Set in Bedford, England, Matt Haig’s The Midnight Library is a fascinating book mixing a variety of genres. It is part sci-fi, with a dash of magical realism. Sometimes it is philosophical and reflective, pushing one to explore and introspect on their own thoughts. It is engrossing, insightful, and filled with brilliant observations about life. I loved the premise and the concept of a library where one could revisit their life.
Nora Seed, the main protagonist, is a single woman in her 30s. Her life is not going in the perfect direction. She feels it is a monotonous and ordinary life where she is unwanted, unnoticed, and unaccomplished. One day, when one after the other unpleasant incidents keep happening, she feels it’s the worst day of her life and decides to end her life. When she wakes up, she is surprised to find herself in a library, The Midnight Library, which is not a regular library, but a space between life and death. Here she meets her Elementary School librarian, Mrs. Elm, who guides her through the library and explains all about the books stacked in there. It is interesting how Nora’s choice of a book leads her to many parallel lives, and in each, she could have lived a different life.
This is where she learns that
“Between life and death there is a library. And within that library, the shelves go on forever. Every book provides a chance to try another life you could have lived. To see how things would be different if you have made other choices. Would you have done anything different, if you had a chance to undo your regrets?”
These lines more or less summarize the essence of this book. It’s all about recognizing the endless possibilities life offers and how our choices shape our lives. And at the same time, it is also about letting go of past regrets, learning to move on, and finding meaning in our existing lives.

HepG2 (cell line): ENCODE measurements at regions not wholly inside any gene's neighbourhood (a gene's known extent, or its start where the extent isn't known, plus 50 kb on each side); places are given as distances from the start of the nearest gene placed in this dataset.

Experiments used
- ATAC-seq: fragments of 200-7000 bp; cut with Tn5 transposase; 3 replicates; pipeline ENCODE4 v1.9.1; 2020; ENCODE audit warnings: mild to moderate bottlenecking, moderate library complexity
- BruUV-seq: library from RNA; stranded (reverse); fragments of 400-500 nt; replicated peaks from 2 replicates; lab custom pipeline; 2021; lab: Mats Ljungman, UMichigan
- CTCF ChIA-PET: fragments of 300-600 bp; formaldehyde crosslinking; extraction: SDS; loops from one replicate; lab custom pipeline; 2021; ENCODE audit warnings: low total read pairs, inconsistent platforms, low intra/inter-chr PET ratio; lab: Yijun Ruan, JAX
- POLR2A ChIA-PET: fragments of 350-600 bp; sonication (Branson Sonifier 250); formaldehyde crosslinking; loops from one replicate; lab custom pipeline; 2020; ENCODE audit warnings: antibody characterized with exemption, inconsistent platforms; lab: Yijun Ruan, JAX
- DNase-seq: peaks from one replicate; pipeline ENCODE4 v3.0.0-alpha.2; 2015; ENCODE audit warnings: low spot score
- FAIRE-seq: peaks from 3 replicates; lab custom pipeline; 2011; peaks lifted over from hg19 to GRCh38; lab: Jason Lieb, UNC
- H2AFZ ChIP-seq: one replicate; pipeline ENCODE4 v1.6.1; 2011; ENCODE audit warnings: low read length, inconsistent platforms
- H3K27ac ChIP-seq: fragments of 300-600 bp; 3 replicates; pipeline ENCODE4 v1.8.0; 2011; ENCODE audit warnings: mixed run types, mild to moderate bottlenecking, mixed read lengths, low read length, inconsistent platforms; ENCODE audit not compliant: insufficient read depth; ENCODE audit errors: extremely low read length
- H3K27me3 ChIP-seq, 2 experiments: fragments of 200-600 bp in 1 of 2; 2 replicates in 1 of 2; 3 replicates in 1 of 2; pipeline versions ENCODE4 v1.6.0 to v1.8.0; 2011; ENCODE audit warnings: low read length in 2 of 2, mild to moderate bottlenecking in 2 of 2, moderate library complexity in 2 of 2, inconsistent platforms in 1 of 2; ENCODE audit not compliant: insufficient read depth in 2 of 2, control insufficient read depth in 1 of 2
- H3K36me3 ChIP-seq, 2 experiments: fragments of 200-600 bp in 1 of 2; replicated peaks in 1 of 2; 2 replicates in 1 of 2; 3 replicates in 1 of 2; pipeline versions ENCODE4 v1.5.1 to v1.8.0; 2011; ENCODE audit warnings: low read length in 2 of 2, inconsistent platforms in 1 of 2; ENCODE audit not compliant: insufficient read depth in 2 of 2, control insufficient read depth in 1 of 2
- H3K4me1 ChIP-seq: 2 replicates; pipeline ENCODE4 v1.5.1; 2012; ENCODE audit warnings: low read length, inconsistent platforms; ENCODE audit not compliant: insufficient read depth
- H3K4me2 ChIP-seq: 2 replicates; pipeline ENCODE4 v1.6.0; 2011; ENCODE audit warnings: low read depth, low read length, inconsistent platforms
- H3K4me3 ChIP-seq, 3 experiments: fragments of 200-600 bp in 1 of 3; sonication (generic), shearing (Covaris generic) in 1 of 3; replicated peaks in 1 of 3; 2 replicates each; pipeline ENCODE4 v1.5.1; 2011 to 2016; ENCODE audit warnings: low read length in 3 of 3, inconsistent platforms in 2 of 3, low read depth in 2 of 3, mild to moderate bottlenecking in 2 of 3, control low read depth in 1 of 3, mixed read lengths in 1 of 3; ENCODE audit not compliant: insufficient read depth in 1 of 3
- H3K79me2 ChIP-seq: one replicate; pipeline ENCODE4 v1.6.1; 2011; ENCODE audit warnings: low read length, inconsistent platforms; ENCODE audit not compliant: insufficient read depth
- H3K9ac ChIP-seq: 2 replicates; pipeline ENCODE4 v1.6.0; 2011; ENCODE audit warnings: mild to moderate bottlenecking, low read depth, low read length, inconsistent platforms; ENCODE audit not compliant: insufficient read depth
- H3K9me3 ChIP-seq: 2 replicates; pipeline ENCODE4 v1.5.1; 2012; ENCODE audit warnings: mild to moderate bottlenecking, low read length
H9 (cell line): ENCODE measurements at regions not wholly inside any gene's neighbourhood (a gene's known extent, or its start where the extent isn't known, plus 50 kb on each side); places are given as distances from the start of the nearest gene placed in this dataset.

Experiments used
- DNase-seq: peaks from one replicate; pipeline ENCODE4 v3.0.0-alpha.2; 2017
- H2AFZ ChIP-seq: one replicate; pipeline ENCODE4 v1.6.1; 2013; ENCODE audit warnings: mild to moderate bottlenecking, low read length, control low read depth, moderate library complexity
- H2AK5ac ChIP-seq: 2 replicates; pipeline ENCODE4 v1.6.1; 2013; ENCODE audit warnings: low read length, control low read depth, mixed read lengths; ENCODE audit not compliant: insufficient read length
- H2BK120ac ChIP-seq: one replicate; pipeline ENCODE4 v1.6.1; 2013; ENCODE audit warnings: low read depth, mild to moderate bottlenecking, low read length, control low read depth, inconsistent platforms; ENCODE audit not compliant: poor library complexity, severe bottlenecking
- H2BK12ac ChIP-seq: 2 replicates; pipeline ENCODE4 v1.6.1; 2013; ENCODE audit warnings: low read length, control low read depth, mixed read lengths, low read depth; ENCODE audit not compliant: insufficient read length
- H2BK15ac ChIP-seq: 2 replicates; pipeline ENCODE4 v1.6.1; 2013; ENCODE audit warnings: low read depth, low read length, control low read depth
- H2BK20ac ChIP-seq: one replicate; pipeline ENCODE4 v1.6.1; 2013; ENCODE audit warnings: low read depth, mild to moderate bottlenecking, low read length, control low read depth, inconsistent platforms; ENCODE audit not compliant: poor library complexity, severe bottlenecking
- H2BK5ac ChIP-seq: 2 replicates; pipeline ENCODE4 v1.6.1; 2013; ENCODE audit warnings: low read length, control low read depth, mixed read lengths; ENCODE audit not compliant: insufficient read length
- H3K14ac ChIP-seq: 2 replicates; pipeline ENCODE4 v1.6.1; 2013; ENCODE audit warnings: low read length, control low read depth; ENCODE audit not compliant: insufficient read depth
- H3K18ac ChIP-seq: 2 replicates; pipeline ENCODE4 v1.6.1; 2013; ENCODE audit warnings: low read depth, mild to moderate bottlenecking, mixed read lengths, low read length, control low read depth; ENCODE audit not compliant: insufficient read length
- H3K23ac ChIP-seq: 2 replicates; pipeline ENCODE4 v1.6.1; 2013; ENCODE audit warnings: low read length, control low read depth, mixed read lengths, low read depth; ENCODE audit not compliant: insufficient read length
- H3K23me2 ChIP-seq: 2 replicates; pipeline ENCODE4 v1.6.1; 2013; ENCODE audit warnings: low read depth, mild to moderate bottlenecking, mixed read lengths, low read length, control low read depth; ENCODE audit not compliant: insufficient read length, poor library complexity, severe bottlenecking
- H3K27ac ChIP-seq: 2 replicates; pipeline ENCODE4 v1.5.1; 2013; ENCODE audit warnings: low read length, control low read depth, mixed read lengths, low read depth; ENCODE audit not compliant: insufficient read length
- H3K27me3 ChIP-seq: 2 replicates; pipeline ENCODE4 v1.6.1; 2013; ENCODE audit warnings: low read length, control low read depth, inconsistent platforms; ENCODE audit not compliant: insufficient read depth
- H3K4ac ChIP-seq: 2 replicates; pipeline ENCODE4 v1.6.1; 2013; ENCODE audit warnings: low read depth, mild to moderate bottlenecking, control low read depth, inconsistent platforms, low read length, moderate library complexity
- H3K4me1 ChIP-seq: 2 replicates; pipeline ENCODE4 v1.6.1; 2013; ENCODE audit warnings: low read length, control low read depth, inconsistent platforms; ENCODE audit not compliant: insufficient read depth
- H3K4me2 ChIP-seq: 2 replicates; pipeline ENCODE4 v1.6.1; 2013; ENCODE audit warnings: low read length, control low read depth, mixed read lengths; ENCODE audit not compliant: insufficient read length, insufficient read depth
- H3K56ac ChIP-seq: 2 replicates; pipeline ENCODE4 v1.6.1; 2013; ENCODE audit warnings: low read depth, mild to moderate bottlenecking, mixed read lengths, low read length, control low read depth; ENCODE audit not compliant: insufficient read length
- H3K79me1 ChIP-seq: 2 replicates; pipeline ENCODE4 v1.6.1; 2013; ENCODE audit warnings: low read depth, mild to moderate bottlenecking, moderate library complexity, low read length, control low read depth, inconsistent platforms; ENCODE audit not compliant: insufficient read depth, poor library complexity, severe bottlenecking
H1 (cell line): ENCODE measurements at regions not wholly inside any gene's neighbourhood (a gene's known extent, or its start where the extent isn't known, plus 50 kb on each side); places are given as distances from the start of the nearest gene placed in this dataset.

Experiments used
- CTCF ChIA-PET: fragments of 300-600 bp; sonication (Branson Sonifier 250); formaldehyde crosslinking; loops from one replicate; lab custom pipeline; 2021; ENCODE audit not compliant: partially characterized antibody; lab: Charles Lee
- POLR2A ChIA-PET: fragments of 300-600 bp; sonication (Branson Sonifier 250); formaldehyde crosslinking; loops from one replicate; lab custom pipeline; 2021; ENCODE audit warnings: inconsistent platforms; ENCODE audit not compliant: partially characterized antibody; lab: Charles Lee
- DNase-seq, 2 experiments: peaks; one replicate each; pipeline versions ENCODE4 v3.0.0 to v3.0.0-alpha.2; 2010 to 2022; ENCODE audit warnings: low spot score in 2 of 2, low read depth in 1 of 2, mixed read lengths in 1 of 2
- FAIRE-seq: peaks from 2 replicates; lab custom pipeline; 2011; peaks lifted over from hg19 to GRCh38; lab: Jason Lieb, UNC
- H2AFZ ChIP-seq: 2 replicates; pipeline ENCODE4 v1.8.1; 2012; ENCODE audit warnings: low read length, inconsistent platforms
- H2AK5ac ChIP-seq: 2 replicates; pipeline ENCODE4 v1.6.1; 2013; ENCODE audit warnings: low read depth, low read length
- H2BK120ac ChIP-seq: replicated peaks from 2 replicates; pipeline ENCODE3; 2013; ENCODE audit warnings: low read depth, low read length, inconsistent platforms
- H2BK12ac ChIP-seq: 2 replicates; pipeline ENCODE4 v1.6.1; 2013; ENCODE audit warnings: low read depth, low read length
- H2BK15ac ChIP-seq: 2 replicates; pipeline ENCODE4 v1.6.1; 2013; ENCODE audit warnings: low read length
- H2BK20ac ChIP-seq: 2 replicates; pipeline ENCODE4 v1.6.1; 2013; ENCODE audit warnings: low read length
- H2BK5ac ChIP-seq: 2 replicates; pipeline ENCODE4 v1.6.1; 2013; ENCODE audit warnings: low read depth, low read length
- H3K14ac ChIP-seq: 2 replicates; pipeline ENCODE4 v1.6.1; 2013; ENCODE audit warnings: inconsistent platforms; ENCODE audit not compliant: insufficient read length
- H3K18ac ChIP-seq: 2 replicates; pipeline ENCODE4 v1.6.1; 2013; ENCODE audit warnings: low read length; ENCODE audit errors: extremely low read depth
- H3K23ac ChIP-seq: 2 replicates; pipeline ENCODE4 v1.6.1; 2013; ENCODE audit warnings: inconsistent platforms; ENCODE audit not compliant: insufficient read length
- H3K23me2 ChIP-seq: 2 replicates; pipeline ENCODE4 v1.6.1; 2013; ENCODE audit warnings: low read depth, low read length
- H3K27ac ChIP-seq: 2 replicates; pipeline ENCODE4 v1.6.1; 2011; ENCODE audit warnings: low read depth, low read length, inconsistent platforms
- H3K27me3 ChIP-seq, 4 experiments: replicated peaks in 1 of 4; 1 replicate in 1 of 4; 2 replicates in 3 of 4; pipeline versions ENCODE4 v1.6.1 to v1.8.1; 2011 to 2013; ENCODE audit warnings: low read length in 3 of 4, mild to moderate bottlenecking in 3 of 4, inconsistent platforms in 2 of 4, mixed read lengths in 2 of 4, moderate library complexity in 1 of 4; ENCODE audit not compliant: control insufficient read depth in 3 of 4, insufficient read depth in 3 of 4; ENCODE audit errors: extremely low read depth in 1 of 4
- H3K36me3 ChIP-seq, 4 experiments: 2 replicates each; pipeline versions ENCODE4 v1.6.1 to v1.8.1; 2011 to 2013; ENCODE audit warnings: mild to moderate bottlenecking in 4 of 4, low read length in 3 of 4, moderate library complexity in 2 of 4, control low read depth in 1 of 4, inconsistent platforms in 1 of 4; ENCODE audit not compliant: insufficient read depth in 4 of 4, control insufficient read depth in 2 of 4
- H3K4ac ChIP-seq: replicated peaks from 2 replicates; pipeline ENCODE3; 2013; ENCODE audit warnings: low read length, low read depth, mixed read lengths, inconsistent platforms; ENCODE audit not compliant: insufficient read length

Haig’s writing is simple, yet impactful at the same time. He has handled sensitive topics of anxiety, depression, and suicide in an appropriate and delicate manner. The pacing is good and the brief chapters make it a fast read.
Since the story is strongly based on suicide, I feel it might be a trigger and can provoke suicidal thoughts in a few readers.
I found the chapter names quite interesting. Unfortunately, the middle part of the novel was repetitive and pedantic in tone, and I couldn’t understand the references to quantum physics and wondered if they were even required.
The Midnight Library is a well-executed book that is philosophical, contemplative, and optimistic in tone. It is a satisfying read and would implore the reader to reflect upon their life and choices.
Wordsopedia Rating 4/5
|Title: The Midnight Library||Author: Matt Haig|
|Publisher: Viking||Publication date: August 13, 2020|
|Genre: Fiction–Fantasy||Format: Paperback|
|ISBN: 9780525559474||No. of Pages: 304|
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About the author
Matt Haig is the number one bestselling author of Reasons to Stay Alive, Notes on a Nervous Planet, and six highly acclaimed novels for adults, including How to Stop Time, The Humans and The Radleys. His latest novel is The Midnight Library and the audiobook edition is read by Carey Mulligan. Haig also writes award-winning books for children, including A Boy Called Christmas, which is being made into a feature film with an all-star cast. He has sold more than a million books in the UK and his work has been translated into over forty languages.
Know more about the author on his website.